How to communicate to improve employee engagement

One way to look at workplace success is to consider it in terms of employee engagement, which is the extent to which workers identify with, are motivated by and are willing to make an extra effort for their employer. This is even more important in stressful times such as during the COVID-19 pandemic and the uncertain future it has created for most people. This article outlines how you can communicate to improve employee engagement within your organization.

The Gallup Organization, famous for its Gallup Polls, bases much of its work on employee engagement – which the firm defines as “those who are involved in, enthusiastic about and committed to their work and workplace.”

Gallup consultants conducted a major meta-analysis of employee engagement in 2020, which used the results of research among 1.7 million employees in 112,000 business and work units in 54 industries in 96 countries as a reference. Huge! They came to the view that when organizations satisfy certain basic human needs in the workplace, they increase their organizational performance – improved productivity and profitability. In most situations, the needs of the employees and the organization can be met simultaneously. The research also found that employee engagement is a leading indicator of intention to stay in the job.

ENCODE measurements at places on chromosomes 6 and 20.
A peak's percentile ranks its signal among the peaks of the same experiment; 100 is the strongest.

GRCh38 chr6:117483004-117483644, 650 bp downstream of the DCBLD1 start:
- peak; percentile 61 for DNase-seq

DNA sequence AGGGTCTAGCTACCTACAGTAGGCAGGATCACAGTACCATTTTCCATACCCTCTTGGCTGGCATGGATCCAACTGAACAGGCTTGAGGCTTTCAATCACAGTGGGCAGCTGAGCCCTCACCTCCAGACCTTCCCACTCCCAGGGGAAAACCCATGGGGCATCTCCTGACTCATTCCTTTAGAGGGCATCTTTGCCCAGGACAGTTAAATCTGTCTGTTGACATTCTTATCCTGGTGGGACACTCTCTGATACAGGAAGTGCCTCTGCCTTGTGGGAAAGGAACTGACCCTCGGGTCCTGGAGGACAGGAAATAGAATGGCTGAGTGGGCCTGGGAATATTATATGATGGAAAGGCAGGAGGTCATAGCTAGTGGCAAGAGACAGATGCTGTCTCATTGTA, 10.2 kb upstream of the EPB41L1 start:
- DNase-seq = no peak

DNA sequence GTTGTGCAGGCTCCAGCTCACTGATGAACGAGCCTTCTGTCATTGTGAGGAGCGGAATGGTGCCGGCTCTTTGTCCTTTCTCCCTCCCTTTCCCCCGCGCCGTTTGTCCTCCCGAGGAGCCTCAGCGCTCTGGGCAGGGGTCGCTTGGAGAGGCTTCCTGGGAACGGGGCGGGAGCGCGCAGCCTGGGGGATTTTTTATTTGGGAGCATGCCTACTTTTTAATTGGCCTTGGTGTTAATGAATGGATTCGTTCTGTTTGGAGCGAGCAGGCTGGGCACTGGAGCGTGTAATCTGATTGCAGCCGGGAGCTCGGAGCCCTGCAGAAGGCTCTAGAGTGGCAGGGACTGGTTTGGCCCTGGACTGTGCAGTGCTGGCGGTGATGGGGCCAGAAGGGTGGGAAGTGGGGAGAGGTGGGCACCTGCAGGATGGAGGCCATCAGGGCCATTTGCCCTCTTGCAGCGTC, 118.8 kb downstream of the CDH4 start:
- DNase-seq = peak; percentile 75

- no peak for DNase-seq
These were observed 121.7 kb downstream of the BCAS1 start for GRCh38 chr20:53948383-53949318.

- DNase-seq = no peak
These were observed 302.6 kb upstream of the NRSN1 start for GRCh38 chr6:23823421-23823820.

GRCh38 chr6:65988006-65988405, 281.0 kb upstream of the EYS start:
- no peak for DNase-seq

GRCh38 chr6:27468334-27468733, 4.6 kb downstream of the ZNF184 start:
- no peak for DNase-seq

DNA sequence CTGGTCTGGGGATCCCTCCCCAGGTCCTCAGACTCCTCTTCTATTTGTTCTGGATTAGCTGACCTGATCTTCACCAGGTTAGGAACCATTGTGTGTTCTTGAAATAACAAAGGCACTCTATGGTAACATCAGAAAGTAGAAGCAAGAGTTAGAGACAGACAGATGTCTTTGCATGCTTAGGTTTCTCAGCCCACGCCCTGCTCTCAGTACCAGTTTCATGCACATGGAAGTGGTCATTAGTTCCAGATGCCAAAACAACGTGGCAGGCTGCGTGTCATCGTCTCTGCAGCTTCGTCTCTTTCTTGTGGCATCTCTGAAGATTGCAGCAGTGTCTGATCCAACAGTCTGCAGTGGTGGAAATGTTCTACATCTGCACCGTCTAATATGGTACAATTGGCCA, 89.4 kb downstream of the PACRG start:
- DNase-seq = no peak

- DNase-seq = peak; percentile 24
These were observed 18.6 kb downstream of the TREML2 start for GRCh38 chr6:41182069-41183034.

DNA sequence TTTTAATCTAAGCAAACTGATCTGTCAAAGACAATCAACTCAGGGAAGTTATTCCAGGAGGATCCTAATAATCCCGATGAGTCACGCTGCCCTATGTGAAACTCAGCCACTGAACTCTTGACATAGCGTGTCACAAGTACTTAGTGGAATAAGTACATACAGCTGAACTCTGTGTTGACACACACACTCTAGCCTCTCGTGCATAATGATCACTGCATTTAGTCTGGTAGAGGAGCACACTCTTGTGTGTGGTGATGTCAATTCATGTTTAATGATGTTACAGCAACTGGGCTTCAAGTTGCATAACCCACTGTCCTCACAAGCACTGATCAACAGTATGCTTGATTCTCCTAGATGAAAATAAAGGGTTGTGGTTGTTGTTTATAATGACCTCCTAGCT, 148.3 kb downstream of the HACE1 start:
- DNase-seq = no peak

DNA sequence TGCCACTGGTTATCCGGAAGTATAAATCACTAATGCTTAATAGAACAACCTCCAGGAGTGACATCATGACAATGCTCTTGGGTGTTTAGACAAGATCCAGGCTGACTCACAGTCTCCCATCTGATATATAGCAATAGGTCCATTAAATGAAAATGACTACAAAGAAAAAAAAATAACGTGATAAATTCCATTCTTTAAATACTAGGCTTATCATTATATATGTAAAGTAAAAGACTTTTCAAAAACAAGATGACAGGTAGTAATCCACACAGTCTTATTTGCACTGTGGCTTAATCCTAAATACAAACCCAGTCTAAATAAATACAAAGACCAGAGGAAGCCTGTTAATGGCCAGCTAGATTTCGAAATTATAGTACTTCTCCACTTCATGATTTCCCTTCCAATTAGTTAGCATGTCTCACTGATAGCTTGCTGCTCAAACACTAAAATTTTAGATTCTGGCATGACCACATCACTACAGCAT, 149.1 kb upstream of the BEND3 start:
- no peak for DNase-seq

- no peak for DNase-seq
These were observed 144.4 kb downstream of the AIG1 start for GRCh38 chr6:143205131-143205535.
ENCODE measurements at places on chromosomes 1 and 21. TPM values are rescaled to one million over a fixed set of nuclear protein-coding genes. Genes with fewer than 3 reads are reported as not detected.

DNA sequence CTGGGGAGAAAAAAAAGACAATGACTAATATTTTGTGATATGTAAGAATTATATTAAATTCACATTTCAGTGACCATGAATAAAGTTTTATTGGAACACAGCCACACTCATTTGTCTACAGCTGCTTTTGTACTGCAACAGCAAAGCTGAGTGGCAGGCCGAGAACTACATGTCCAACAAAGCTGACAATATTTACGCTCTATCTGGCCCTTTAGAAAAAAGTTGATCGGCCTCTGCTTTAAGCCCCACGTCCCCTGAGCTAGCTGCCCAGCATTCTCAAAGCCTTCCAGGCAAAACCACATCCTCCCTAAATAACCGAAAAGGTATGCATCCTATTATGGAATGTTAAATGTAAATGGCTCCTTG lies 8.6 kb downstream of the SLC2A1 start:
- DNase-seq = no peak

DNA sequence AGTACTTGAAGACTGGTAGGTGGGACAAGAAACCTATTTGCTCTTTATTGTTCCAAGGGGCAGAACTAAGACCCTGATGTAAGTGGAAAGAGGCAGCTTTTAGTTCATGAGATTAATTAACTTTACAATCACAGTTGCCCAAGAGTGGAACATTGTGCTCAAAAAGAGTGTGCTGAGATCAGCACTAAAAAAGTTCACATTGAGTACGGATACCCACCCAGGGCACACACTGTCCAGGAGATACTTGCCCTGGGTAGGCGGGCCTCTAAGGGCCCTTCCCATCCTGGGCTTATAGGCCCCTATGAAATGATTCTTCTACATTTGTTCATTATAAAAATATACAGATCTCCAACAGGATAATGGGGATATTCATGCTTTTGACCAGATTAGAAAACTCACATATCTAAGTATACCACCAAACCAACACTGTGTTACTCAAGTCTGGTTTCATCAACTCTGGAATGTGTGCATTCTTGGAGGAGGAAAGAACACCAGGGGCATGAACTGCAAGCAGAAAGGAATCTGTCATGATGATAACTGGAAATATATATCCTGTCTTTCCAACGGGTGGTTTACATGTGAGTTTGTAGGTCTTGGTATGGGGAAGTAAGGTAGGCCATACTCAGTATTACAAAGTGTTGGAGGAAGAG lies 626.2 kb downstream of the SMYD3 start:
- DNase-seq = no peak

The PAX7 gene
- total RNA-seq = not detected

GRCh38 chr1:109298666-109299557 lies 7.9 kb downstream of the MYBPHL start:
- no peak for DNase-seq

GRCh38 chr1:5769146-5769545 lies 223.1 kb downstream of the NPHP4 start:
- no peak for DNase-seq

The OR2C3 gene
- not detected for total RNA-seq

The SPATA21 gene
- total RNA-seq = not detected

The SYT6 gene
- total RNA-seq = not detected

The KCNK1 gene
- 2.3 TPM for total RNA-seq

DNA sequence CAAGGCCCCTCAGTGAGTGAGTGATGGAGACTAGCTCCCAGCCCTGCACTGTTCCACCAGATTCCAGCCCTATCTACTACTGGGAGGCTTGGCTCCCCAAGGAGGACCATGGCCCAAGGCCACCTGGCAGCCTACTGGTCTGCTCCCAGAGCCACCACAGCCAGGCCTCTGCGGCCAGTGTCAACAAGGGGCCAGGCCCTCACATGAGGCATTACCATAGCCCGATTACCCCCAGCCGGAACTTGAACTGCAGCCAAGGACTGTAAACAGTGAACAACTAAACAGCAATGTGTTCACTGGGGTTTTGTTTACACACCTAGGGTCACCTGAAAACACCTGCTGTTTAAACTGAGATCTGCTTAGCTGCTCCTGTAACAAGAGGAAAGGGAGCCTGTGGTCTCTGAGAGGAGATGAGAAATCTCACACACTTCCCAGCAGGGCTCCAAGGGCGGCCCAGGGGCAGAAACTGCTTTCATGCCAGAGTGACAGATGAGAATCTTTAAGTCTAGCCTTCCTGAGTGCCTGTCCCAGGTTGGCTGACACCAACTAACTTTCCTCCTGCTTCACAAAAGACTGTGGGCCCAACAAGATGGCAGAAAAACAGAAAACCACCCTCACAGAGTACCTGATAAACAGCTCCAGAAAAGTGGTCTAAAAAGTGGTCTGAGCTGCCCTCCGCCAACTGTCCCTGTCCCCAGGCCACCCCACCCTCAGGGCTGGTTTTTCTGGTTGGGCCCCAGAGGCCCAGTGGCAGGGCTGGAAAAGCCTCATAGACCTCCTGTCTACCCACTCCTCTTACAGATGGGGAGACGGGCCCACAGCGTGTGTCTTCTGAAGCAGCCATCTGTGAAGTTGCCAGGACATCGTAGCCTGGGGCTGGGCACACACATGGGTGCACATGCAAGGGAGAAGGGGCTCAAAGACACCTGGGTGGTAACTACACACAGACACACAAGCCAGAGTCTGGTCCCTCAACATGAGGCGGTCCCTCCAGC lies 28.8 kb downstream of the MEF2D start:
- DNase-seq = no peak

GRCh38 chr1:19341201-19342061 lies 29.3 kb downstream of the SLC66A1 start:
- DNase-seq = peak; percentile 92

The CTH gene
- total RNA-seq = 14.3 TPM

Positive emotions are facilitated by actions within organizations that support clear outcome expectancies, give basic material support, and encourage individual contribution and fulfillment, a sense of belonging and a chance to progress and learn continuously. All of these elements together can be called employee engagement.

These elements are measured by the simple, but fundamental, 12 statements listed below, which comprise the Gallup Workplace Audit. Each statement taps into one of the elements:

  1. I know what is expected of me at work.
  2. I have the materials and equipment I need to do my work right.
  3. At work, I have the opportunity to do what I do best every day.
  4. In the last seven days, I have received recognition or praise for doing good work.
  5. My supervisor or someone at work seems to care about me as a person.
  6. There is someone at work who encourages my development.
  7. At work, my opinions seem to count.
  8. The mission/purpose of my company makes me feel my job is important.
  9. My fellow employees are committed to doing quality work.
  10. I have a best friend at work.
  11. In the last six months, someone at work has talked to me about my progress.
  12. In the past year, I have had opportunities at work to learn and grow.